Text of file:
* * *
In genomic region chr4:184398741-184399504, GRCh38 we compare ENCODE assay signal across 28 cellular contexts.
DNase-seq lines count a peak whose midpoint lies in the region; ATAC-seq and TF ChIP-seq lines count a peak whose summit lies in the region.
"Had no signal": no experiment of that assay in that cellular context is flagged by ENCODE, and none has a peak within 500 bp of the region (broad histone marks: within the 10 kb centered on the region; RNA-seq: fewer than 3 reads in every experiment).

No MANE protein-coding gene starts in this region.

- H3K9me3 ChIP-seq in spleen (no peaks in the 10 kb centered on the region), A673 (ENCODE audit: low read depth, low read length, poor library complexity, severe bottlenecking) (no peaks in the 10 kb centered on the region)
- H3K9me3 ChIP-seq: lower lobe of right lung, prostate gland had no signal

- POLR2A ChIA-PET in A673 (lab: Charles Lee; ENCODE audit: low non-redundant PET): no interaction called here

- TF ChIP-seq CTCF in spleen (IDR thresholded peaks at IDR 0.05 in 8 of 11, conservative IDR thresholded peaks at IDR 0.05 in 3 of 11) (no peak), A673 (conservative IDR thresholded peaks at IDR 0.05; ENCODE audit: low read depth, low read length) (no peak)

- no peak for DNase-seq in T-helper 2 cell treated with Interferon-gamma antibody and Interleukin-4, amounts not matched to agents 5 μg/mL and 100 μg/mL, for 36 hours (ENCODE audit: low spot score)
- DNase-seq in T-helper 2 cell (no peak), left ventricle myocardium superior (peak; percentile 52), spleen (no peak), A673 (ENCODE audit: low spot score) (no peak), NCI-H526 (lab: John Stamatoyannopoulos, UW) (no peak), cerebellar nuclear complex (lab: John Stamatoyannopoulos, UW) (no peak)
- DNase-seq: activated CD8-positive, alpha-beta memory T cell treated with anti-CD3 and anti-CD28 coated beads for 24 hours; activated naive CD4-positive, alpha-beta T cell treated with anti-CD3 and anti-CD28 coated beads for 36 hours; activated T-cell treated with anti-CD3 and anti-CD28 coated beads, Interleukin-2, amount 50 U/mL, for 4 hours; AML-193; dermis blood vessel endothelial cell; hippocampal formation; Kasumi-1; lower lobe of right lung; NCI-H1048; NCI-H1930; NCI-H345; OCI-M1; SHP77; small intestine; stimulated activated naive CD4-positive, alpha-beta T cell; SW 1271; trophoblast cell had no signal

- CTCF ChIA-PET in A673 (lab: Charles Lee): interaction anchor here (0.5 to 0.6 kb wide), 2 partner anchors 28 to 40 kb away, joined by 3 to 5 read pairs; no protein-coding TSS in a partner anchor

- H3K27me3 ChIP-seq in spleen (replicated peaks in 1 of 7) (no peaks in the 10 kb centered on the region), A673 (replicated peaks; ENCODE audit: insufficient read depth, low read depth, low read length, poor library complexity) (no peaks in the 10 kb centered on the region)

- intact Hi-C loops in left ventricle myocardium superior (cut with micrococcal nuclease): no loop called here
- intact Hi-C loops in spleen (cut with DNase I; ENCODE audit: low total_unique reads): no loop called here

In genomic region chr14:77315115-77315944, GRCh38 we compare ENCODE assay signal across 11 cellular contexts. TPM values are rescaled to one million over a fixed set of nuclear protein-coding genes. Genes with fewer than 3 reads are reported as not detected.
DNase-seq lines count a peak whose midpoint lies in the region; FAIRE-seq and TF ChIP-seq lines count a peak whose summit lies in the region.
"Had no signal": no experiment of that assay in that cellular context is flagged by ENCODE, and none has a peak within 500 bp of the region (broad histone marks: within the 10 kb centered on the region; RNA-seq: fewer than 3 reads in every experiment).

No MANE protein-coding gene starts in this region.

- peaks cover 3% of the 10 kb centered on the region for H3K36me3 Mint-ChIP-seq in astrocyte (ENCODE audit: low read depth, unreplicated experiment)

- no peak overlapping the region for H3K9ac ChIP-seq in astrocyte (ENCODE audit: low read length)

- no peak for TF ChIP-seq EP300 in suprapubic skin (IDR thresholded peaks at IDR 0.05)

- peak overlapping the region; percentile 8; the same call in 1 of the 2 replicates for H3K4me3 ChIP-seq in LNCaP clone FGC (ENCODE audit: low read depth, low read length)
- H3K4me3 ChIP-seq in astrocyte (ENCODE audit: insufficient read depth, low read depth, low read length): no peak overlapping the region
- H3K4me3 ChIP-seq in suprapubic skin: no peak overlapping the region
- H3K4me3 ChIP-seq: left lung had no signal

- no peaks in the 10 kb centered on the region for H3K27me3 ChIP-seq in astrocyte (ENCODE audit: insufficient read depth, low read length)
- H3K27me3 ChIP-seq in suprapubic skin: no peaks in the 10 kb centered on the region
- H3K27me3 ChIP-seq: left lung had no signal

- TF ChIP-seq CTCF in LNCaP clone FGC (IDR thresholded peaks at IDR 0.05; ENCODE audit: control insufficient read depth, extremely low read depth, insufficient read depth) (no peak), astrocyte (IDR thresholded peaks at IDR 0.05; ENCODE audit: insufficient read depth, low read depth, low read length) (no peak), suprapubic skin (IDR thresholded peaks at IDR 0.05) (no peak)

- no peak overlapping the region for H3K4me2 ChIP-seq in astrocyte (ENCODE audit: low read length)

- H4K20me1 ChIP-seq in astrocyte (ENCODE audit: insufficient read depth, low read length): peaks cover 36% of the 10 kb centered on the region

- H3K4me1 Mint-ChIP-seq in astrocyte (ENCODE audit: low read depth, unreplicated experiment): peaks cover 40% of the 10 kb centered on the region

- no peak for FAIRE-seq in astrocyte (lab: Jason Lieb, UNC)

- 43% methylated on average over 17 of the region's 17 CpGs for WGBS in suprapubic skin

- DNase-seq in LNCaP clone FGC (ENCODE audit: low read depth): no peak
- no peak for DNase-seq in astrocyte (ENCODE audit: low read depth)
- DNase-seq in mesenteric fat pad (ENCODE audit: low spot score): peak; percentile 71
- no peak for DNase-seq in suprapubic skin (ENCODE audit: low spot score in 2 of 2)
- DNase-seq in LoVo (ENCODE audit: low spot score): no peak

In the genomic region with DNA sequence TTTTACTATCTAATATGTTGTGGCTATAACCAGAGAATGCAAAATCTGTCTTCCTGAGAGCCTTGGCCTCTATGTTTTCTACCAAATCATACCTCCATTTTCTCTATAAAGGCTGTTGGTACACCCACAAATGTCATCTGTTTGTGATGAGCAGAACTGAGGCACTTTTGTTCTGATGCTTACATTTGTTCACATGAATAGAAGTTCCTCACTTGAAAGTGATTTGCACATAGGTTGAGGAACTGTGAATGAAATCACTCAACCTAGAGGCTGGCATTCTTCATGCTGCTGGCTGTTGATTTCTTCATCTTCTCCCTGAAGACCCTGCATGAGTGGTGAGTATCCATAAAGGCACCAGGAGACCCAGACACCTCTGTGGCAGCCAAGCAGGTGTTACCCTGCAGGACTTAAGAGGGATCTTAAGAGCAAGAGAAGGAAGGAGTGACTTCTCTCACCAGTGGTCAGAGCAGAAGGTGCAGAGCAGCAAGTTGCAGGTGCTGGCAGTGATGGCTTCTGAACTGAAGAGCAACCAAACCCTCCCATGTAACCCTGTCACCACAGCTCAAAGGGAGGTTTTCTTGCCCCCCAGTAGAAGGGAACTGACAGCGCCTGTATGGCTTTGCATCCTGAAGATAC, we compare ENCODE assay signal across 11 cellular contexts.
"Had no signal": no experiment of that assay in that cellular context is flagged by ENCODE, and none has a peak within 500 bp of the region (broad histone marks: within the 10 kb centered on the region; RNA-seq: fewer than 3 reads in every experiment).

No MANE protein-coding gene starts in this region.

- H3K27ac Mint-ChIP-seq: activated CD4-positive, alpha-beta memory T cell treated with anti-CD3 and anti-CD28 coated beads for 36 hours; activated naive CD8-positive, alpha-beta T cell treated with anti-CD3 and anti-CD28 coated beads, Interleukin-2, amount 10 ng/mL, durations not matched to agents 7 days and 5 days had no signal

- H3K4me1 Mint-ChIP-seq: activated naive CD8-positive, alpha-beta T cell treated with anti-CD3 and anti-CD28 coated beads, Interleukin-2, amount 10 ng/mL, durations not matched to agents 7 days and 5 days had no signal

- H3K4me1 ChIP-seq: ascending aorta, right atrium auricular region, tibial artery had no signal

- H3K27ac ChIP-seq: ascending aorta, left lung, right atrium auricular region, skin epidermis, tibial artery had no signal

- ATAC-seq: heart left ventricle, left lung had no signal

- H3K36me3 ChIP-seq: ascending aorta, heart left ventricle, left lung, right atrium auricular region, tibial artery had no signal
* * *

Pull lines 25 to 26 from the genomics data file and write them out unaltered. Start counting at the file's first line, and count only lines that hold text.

- H3K4me3 ChIP-seq in suprapubic skin: no peak overlapping the region
- H3K4me3 ChIP-seq: left lung had no signal